Unraveling the Mysteries of Holy Mass, Part 1
by Ray Takacs
Part 1 (10/9/16): “Heaven on Earth”
One of my first jobs was in the office in a small foundry in McKeesport. On my first day, at lunchtime, the other guys brought out a chess set and began playing. I didn’t know much about chess, just the names of the pieces and how they moved, so I watched for a couple of days while I worked up the courage to play. I thought, “This can’t be that hard.” Boy, was I wrong! My first game I lost in only 3 moves. I proceeded to lose game after game – 32 in a row. It didn’t take long for me to realize that there was a lot more to the game of chess than the names of the pieces and how they moved. chess-pieces2
Eager to learn more, I went to the library and checked out a book on chess strategy. It was fascinating! I learned how one move builds upon another. I studied the strategy of forks, pins, combinations and end games. I studied, learned and practiced chess strategy and eventually I won my first game. Pretty soon, my friends were asking me about chess strategy.
What’s all this have to do with the Mass . . . on the surface the Mass can look simple. We know when to sit and stand and kneel, how to respond to the prayers and we think that’s all we need to know about the Mass. Not really! Just like my experience with chess, there is so much in the Mass that is hidden below the surface.
The Catechism of the Catholic Church calls the Mass, “The source and summit of our Catholic faith,” yet so many Catholics do not regularly attend. If you ask them why, the number one response is: “I just don’t get anything out of Mass.”
Most Catholics have said this at one time or another. I did. When I was a teenager, I lost interest in the Mass, so I stayed away. I blamed it on the priest, or bad music or boring homilies. Even when I went, I became easily distracted, day dreaming about anything except the miracle that was happening right in front of my eyes!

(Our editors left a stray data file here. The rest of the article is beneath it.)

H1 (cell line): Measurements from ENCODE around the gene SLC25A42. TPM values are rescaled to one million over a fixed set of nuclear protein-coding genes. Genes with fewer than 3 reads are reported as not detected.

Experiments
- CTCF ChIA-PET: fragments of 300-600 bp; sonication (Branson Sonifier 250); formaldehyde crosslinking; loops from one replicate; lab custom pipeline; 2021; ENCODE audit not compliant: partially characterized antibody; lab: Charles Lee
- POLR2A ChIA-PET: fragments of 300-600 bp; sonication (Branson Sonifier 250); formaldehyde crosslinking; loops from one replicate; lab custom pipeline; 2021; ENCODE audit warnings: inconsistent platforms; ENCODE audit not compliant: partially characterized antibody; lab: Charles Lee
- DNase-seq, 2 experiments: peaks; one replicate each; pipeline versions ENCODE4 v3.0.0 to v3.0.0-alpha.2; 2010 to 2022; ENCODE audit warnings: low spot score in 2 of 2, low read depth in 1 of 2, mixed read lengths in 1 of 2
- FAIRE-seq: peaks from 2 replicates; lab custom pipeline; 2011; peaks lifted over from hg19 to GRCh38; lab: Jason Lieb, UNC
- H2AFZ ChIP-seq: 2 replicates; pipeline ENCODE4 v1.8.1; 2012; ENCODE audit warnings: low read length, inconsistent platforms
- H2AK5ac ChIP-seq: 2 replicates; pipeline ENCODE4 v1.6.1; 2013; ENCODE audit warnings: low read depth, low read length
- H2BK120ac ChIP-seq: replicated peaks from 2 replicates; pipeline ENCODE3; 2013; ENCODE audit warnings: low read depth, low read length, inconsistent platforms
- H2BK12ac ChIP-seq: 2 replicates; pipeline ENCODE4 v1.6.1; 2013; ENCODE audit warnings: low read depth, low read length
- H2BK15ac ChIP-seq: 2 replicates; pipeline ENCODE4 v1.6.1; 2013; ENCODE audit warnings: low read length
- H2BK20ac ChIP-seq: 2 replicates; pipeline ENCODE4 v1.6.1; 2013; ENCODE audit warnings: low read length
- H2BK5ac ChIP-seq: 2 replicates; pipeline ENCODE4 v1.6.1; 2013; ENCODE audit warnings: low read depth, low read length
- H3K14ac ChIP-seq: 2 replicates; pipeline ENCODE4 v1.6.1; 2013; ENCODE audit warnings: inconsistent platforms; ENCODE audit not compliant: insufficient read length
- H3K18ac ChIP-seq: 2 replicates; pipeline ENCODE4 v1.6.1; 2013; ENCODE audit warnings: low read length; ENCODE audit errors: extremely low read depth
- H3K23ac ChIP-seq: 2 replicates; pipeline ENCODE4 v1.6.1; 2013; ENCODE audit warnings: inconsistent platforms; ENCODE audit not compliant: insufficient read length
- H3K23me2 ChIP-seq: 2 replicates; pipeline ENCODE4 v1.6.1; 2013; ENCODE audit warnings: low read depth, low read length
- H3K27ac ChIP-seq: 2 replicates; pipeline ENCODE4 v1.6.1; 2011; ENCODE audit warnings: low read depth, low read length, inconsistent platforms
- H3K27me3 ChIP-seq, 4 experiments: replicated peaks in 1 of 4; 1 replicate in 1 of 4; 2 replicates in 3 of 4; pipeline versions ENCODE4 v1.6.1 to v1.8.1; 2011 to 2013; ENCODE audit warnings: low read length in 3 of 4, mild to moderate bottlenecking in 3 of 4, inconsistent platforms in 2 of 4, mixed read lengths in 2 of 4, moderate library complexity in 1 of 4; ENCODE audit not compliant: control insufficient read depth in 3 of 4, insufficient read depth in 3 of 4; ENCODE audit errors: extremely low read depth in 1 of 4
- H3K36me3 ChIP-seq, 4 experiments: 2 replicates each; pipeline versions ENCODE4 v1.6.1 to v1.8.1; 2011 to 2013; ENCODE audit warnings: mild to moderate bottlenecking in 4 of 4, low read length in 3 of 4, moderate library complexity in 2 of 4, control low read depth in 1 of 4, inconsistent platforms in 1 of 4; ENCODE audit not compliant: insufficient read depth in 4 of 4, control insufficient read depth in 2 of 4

We all have heard the saying, “You only get out of life what you put into it.” I wasn’t putting much into Mass and so I wasn’t getting much back.
In my senior year of Catholic high school that started to change. Every Friday our religion class would have Mass in the school chapel. What a difference from Sunday Mass in my home parish! The chapel was small and intimate and lit mostly by candlelight. Our priest would gather us around the altar as he said Mass. We could hear all the prayers including the ones the priest usually says in private. Being so close to the altar and witnessing the miracle of the Consecration up close drew me deeper into the mystery of the Mass. I began to listen more closely and participate more actively in the prayers and readings, and I grew to really love the Mass. Like my chess experience, the more I learned about the Mass, the more engaged in it I became.
None of us has a complete understanding of the great mystery of the Mass. If we did, there is no way we would ever leave the church. . . . Why? . . . Because we would truly know that the Mass is the Wedding feast of the Lamb. . . . a true participation in the heavenly banquet of Christ the King!
St. John Paul II called Mass, “Heaven on earth.” He said, “The liturgy we celebrate here on earth is really a participation in the Heavenly Liturgy.” Modern day theologian, Scott Hahn, insisted that, “We go to heaven when we go to Mass. Every single Mass is heaven on earth.”
It is said that Catholics don’t have a personal relationship with Jesus, but at Mass we take Him – Body, Blood, Soul and Divinity – into our bodies, to become one with us. It doesn’t get any more personal than that!
Over the next six weeks, we are going to take a closer look at Holy Mass. We will unravel some of its mysteries and unlock some of its secrets, so that we might see it with new eyes, pray it with renewed hearts and grow more and more in love with this great gift from God!
Next Week: Biblical Roots of the Mass